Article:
Panera Bread Company in 2011- pursuing growth in a difficult economy
Louis Kane and Ron Shaich started a bakery-café, Au Bon Pain Co., Inc. in 1981. The company grew and between the 1980’s and 1990’s became the top bakery-café operated company. Ron Shaich, along with fellow team members traveled around the country studying different fast food markets. They liked what they saw and realized that Au Bon Pain could be constructed in a way to offer an exceptional dining experience. Au Bon Pain’s Saint Louis Bread locations were changed to meet this new dining experience. They had a vision, as stated in the case, “to create a specialty café anchored by an authentic, fresh dough, artisan bakery and upscale, quick-service menu selections.” Sales grew for the Saint Louis Bread units and over 100 more units were opened. In 1997 Panera Bread took the name for Saint Louis Bread bakery-cafés that were located outside of St. Louis. In May of 1999 Au Bon Pain sold their bakery-café section to the ABP Corp., resulting in a new company name, Panera Bread Company.
Panera Bread’s broad differentiation strategy appeals to a wide cross-section of consumers in the fast-casual restaurant market. Panera has remained extremely active in their differentiation techniques by continually adapting to consumer needs as well as offering products competitors lack. Panera has a market growth rate of 3.3% which is supposed to grow faster than full-service restaurants, making the fast-casual restaurant market a growing industry.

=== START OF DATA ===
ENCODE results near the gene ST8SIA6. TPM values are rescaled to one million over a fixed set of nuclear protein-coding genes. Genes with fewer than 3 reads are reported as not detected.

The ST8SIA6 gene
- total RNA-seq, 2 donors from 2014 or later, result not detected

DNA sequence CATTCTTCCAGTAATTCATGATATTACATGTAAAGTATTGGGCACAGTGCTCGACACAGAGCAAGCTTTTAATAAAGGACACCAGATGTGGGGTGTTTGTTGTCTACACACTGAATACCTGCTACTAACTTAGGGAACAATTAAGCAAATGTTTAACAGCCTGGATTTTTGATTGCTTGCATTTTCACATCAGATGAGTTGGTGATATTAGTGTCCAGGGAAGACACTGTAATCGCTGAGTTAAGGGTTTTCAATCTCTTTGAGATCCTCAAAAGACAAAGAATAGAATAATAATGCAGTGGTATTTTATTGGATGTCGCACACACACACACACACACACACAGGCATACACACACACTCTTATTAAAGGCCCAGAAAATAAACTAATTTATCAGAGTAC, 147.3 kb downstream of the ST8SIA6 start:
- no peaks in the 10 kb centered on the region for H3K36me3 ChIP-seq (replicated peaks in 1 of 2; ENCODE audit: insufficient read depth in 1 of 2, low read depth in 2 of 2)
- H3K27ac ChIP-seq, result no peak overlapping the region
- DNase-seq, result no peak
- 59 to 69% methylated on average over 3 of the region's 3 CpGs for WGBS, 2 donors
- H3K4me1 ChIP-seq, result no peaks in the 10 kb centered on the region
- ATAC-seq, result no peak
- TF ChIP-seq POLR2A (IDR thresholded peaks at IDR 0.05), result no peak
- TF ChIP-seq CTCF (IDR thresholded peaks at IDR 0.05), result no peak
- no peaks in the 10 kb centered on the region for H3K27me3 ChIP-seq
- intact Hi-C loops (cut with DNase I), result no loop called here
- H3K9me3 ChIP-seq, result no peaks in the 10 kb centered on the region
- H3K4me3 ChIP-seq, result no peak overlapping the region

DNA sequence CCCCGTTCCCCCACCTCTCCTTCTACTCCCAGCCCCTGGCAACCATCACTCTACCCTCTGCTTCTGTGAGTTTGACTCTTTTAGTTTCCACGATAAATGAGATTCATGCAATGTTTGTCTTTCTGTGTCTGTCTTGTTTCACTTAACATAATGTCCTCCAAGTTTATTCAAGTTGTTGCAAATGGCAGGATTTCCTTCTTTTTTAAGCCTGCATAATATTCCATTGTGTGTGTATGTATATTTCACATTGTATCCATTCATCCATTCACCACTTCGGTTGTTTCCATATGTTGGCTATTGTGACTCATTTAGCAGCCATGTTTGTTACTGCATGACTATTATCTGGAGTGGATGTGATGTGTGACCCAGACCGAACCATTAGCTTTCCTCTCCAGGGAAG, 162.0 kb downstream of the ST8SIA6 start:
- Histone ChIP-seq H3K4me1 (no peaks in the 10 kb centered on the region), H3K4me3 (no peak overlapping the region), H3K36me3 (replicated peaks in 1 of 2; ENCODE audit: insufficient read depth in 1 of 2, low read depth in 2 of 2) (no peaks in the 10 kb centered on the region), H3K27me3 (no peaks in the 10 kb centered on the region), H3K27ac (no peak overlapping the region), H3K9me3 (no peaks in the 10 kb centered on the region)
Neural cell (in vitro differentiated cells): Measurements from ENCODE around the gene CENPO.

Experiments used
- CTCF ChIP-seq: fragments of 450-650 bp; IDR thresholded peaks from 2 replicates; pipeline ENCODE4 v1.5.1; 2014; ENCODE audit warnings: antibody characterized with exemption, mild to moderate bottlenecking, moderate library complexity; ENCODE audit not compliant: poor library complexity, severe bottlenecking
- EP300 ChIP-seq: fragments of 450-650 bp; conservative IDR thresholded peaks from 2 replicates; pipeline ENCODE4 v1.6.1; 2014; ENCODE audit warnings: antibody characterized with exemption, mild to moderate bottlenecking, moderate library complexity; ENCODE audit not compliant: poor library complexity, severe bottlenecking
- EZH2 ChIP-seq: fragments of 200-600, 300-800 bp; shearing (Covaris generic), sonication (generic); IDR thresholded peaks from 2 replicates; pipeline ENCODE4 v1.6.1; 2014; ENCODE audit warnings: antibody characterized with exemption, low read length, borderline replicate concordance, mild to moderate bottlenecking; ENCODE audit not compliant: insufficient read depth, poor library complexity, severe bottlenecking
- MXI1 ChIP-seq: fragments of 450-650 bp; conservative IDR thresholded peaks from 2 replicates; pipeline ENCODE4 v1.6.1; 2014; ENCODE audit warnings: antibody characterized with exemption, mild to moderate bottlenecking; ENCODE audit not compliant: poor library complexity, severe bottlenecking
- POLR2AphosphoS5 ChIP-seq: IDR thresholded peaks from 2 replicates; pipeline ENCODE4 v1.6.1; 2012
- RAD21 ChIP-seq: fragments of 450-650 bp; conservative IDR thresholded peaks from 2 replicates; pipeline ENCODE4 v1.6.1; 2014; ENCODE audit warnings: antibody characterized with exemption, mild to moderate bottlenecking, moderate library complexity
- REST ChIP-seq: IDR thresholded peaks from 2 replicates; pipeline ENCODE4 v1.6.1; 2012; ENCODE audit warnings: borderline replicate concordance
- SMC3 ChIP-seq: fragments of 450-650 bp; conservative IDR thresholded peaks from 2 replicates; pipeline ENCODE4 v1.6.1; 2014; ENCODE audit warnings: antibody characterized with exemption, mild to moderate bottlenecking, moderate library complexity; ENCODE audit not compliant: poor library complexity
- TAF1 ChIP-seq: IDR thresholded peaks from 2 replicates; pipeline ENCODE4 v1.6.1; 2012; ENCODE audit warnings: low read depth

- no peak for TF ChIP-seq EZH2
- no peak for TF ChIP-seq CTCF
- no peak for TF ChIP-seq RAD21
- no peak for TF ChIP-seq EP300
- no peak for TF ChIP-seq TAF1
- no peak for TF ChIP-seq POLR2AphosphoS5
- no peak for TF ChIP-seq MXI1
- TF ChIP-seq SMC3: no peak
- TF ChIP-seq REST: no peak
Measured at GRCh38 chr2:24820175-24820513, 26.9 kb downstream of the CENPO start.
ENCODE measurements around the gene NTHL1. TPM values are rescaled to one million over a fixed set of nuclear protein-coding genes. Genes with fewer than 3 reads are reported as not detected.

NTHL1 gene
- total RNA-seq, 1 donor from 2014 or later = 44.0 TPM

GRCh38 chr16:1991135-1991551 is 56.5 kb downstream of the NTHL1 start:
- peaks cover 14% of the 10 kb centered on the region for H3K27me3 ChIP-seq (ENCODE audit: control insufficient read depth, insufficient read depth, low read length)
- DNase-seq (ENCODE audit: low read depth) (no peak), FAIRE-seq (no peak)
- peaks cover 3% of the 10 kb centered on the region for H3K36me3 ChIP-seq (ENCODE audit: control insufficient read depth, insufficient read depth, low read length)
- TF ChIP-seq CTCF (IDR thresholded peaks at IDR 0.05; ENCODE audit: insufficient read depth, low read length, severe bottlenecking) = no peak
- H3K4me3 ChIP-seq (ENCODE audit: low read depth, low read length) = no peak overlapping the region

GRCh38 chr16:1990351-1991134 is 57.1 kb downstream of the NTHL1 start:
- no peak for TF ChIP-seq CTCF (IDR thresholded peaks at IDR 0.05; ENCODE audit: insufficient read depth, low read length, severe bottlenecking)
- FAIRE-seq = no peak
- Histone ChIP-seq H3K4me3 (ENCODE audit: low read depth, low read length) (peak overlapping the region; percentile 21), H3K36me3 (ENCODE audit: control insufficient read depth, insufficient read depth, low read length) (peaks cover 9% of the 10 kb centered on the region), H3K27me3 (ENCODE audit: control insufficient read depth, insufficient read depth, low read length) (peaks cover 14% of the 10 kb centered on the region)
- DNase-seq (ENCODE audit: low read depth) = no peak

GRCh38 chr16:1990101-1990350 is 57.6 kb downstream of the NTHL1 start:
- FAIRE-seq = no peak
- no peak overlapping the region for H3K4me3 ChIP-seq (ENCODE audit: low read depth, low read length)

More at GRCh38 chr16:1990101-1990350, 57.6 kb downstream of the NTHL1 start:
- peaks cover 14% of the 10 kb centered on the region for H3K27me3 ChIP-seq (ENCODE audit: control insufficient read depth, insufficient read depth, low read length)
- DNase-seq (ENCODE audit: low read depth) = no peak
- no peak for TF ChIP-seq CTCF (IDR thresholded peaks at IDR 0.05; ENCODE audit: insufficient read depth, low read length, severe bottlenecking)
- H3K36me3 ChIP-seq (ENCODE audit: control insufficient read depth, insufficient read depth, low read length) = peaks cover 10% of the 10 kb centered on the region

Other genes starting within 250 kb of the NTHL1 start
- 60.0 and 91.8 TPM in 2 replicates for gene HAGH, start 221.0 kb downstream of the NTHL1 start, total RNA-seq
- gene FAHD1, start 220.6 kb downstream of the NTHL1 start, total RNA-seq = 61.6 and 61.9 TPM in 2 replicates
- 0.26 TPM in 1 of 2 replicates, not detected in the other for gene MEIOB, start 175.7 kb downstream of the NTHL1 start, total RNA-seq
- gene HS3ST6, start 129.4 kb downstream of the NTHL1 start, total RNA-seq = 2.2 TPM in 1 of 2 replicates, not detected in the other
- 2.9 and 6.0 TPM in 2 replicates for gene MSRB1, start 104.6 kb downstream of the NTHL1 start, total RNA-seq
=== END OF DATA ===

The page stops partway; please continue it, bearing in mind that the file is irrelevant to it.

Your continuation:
After conducting a thorough analysis of the fast-casual restaurant industry, Panera Bread’s competitors, and Panera Bread as a whole we have developed two recommendations that will enable Panera to expand and get the most from their catering division and increase their market size and growth rate. Our recommendations for Panera’s following course of action are: *
Recommendation 1: Capitalize on Catering Potentials *
Recommendation 2: Pursue a Strong Marketing Strategy
The above recommendations are detailed in the following section. The fast-casual restaurant industry is a highly competitive across rivals, new entrants and substitute products. With these forces, it is imperative to establish strong competencies and competitive advantages to stay profitable. With the fast-casual dining options all being based around the same price range, the goal of keeping your customers from going somewhere else becomes extremely competitive. These fast-casual restaurants must place a great deal of importance on the overall consumer experience, as well as the ability to respond to shifting consumer trends. Recommendation 1: Capitalize on Catering Potentials
Panera introduced catering in 2004-2005 to reach a new target market of consumers. They wanted to get in the workplace, school, etc. market. Catering is important to Panera’s sales without investments in more locations. Panera put up a menu on their website in order for viewers to see that there was a catering coordinator. Having a catering coordinator for consumers contributes to an overall positive experience as noted in the key success factors (ex. 4). This strategy also allowed consumers to see the catering availabilities such as boxed meals or order quantity. Panera was able to quickly adhere to the evolving market this way, which is a key success factor (ex. 4). In 2010 Panera hired more staff and a training program, which increased catering sales 26 percent overall. The catering business grew so quickly they launched an online catering system just for catering consumers. In the weighted competitive strength analysis (ex. 7) having the customer coordinator available could strengthen the customer service capabilities in relation to competitors. When analyzing the dominant economic features (ex. 1), growing the catering part of the company can help the growth rate. Expanding in commercial establishments will help the rate grow 6.2...
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